Saudi Arabia Doesn’t Need a Nuclear Program

March 8 2018

In 2012, Saudi Arabia announced its plan to build several nuclear reactors, claiming that these would be necessary to supply the country’s energy needs as part of a strategy to wean itself from its oil dependency. Although Riyadh has backed away from this proposal, there are still those who argue that the kingdom should, in cooperation with the U.S., build its own nuclear reactors and even begin enriching uranium. Washington, the reasoning goes, can’t say no to enrichment, since the 2015 nuclear deal grants Iran permission to do so. But Henry Sokolski is skeptical of these arguments:

[The] unspoken motive for the kingdom to pursue a nuclear program is to develop an option to make nuclear weapons, if needed, to deter Iran. . . . [The] Saudis don’t need nuclear power. In fact, recent studies found that the Saudis could more cheaply meet their energy and environmental requirements by developing their natural-gas resources and investing in renewables—photovoltaic, concentrated solar power, and wind. They also found economic value in upgrading the kingdom’s electrical grid and reducing subsidies that artificially drive up electrical demand. . . .

Supporters of the Saudi nuclear program argue that the kingdom should enrich, given the uranium reserves the Saudis have discovered. Uranium, however, is plentiful globally and priced at historic lows (less than $22 a pound), as are uranium-enrichment services. More importantly, the kingdom would have to spend billions on a variety of plants to enrich uranium and produce its own nuclear fuel. . . .

[However], proponents of a permissive U.S.-Saudi nuclear deal argue that Washington lacks the leverage to secure a Saudi pledge not to make enrich or reprocess. The best Washington can do, it is argued, is to ask Riyadh to defer such dangerous nuclear activities for several years. Some even suggest that acceding to Riyadh’s wishes is in Washington’s interest, since allowing the Saudis the capacity to make nuclear weapons-usable fuels might help “deter” Iran from acquiring nuclear weapons. None of this seems sound. . . .

Besides the odd optics of looking like a version of the 2015 nuclear deal with Iran (which President Trump says is “the worst deal ever”), allowing Riyadh to enrich and reprocess would immediately excite the humors of the UAE and Egypt. Both have U.S. nuclear-cooperation agreements that allow them to request that their agreements be modified if the United States offers any of their neighbors a more generous nuclear deal. Then there are Morocco and Turkey: their nuclear agreements with Washington are up for renewal in 2021 and 2023. They, too, are likely to ask for equal treatment as soon as possible. How this serves anyone’s long-term interest is, at best, unclear.

You have 2 free articles left this month

Sign up now for unlimited access

Subscribe Now

Read more at National Interest

More about: Iran, Nuclear proliferation, Politics & Current Affairs, Saudi Arabia, U.S. Foreign policy

Syria’s Downing of a Russian Plane Put Israel in the Crosshairs

Sept. 21 2018

On Monday, Israeli jets fired missiles at an Iranian munitions storehouse in the northwestern Syrian city of Latakia. Shortly thereafter, Syrian personnel shot down a Russian surveillance plane with surface-to-air missiles, in what seems to be a botched and highly incompetent response to the Israeli attack. Moscow first responded by blaming Jerusalem for the incident, but President Putin then offered more conciliatory statements. Yesterday, Russian diplomats again stated that Israel was at fault. Yoav Limor comments:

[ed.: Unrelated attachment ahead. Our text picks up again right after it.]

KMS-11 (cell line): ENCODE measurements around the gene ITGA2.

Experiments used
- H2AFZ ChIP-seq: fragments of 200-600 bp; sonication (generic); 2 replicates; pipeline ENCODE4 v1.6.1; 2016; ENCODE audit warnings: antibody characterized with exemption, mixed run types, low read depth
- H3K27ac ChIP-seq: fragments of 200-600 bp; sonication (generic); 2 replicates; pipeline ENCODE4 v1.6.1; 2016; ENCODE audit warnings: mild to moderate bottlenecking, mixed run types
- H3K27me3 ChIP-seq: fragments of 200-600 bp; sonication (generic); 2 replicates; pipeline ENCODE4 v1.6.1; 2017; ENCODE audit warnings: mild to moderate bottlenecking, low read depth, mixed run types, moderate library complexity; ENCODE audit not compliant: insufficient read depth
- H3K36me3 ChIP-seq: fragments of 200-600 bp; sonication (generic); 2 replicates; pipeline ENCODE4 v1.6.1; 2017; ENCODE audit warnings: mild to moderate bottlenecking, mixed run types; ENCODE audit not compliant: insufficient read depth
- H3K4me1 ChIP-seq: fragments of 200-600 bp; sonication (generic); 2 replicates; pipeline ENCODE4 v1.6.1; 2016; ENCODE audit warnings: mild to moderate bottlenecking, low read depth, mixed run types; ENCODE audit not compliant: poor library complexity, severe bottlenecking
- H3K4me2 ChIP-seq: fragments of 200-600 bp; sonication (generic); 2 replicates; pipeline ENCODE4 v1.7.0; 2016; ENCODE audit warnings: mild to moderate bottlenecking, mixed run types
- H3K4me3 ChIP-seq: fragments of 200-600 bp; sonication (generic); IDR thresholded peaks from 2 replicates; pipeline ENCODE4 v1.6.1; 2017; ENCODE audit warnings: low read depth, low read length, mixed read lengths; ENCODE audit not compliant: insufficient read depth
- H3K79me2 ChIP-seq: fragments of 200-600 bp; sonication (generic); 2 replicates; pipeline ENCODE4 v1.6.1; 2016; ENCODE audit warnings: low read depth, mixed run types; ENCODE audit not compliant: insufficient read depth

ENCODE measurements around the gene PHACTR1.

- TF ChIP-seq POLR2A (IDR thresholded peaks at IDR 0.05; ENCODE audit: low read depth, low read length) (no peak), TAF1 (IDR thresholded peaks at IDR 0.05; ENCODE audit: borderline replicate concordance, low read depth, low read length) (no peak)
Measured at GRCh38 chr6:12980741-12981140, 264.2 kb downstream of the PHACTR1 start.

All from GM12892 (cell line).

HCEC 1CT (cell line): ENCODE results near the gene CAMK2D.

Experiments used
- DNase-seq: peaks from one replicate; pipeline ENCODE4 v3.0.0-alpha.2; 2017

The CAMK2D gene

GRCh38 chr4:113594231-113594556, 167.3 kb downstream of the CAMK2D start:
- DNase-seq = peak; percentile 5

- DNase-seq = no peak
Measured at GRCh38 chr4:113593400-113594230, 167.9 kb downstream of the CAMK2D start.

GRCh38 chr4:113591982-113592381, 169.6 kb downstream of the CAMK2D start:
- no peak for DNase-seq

What was unusual [about the Israeli] strike was the location: Latakia [is] close to Russian forces, in an area where the IDF hasn’t been active for some time. The strike itself was routine; the IDF notified the Russian military about it in advance, the missiles were fired remotely, the Israeli F-16s returned to base unharmed, and as usual, Syrian antiaircraft missiles were fired indiscriminately in every direction, long after the strike itself was over. . . .

Theoretically, this is a matter between Russia and Syria. Russia supplied Syria with the SA-5 [missile] batteries that wound up shooting down its plane, and now it must demand explanations from Syria’s President Bashar al-Assad. That won’t happen; Russia was quick to blame Israel for knocking over the first domino, and as usual, sent conflicting messages that make it hard to parse its future strategy. . . .

From now on, Russia will [almost certainly] demand a higher level of coordination with Israel and limits on the areas in which Israel can attack, and possibly a commitment to refrain from certain actions. Syria, Iran, and Hizballah will try to drag Russia into “handling” Israel and keeping it from continuing to carry out strikes in the region. Israel . . . will blame Iran, Hizballah, and Syria for the incident, and say they are responsible for the mess.

But Israel needs to take rapid action to minimize damage. It is in Israel’s strategic interest to keep up its offensive actions to the north, mainly in Syria. If that action is curtailed, Israel’s national security will be compromised. . . . No one in Israel, and certainly not in the IDF or the Israel Air Force, wants Russia—which until now hasn’t cared much about Israel’s actions—to turn hostile, and Israel needs to do everything to prevent that from happening. Even if that means limiting its actions for the time being. . . . Still, make no mistake: Russia is angry and has to explain its actions to its people. Israel will need to walk a thin line between protecting its own security interests and avoiding a very unwanted clash with Russia.

You have 1 free article left this month

Sign up now for unlimited access

Subscribe Now

Read more at Israel Hayom

More about: Hizballah, Israel & Zionism, Israeli Security, Russia, Syrian civil war